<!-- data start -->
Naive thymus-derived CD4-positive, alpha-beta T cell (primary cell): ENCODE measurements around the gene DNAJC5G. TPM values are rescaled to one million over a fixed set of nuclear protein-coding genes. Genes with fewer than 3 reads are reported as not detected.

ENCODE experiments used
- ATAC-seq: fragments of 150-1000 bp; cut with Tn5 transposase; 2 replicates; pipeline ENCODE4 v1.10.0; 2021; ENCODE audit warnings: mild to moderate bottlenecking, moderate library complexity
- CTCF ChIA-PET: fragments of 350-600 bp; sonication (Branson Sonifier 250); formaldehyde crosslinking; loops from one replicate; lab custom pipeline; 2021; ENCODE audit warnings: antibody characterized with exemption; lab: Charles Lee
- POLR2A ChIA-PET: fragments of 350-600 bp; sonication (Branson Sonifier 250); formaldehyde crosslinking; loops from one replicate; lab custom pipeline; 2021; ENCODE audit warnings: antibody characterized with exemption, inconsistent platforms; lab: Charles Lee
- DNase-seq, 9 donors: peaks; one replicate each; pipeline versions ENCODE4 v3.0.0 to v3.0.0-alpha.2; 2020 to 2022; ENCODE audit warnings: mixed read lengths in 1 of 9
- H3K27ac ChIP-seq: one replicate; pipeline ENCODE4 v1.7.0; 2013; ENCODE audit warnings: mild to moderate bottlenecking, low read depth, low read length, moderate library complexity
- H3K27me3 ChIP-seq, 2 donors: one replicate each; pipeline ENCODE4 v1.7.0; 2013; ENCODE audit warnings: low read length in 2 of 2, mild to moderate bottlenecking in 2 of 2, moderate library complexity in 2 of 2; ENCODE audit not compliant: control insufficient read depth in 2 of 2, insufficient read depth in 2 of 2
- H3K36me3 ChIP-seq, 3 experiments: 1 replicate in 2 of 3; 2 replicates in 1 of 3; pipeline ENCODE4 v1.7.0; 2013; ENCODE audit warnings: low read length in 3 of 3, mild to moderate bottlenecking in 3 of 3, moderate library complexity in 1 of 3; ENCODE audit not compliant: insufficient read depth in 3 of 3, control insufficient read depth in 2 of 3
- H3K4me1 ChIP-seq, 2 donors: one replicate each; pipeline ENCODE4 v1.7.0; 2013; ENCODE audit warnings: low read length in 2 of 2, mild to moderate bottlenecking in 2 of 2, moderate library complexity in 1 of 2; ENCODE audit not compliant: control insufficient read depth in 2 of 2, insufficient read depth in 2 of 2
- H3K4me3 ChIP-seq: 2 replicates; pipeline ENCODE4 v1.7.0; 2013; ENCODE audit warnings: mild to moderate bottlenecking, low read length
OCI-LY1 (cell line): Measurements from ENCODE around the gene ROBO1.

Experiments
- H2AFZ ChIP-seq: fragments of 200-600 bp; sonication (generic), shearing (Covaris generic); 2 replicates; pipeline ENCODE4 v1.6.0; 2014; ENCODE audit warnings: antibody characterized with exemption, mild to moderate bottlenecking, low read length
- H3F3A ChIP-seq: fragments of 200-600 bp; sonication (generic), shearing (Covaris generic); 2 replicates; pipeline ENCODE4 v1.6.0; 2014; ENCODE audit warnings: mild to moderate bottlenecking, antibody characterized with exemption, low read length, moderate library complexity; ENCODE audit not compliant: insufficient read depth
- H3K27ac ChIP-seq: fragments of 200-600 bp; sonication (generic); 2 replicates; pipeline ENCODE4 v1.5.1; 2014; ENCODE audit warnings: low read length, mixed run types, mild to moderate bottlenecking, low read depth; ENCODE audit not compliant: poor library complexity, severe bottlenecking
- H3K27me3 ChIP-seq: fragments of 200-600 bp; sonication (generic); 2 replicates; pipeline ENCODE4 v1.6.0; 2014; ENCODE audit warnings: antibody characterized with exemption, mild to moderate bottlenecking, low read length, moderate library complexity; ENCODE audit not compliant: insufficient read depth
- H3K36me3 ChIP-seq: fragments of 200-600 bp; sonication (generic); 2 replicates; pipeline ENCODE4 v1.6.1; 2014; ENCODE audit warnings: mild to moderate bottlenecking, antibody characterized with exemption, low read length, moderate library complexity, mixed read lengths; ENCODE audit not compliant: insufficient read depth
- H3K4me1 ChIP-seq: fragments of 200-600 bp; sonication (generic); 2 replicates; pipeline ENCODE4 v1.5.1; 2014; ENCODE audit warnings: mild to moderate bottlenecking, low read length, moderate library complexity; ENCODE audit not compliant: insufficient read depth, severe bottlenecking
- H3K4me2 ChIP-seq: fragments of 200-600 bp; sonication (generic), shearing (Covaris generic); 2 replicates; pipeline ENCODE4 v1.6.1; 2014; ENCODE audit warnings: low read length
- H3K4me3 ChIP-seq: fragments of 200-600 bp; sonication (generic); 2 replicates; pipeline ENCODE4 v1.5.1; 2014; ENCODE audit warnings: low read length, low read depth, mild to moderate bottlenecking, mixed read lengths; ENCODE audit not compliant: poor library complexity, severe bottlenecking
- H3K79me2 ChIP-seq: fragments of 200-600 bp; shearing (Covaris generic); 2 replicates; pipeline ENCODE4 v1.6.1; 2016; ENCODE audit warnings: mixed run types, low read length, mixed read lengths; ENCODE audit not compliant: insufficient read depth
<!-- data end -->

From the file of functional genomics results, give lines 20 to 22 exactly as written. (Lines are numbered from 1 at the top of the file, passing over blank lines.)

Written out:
- H3K4me2 ChIP-seq: fragments of 200-600 bp; sonication (generic), shearing (Covaris generic); 2 replicates; pipeline ENCODE4 v1.6.1; 2014; ENCODE audit warnings: low read length
- H3K4me3 ChIP-seq: fragments of 200-600 bp; sonication (generic); 2 replicates; pipeline ENCODE4 v1.5.1; 2014; ENCODE audit warnings: low read length, low read depth, mild to moderate bottlenecking, mixed read lengths; ENCODE audit not compliant: poor library complexity, severe bottlenecking
- H3K79me2 ChIP-seq: fragments of 200-600 bp; shearing (Covaris generic); 2 replicates; pipeline ENCODE4 v1.6.1; 2016; ENCODE audit warnings: mixed run types, low read length, mixed read lengths; ENCODE audit not compliant: insufficient read depth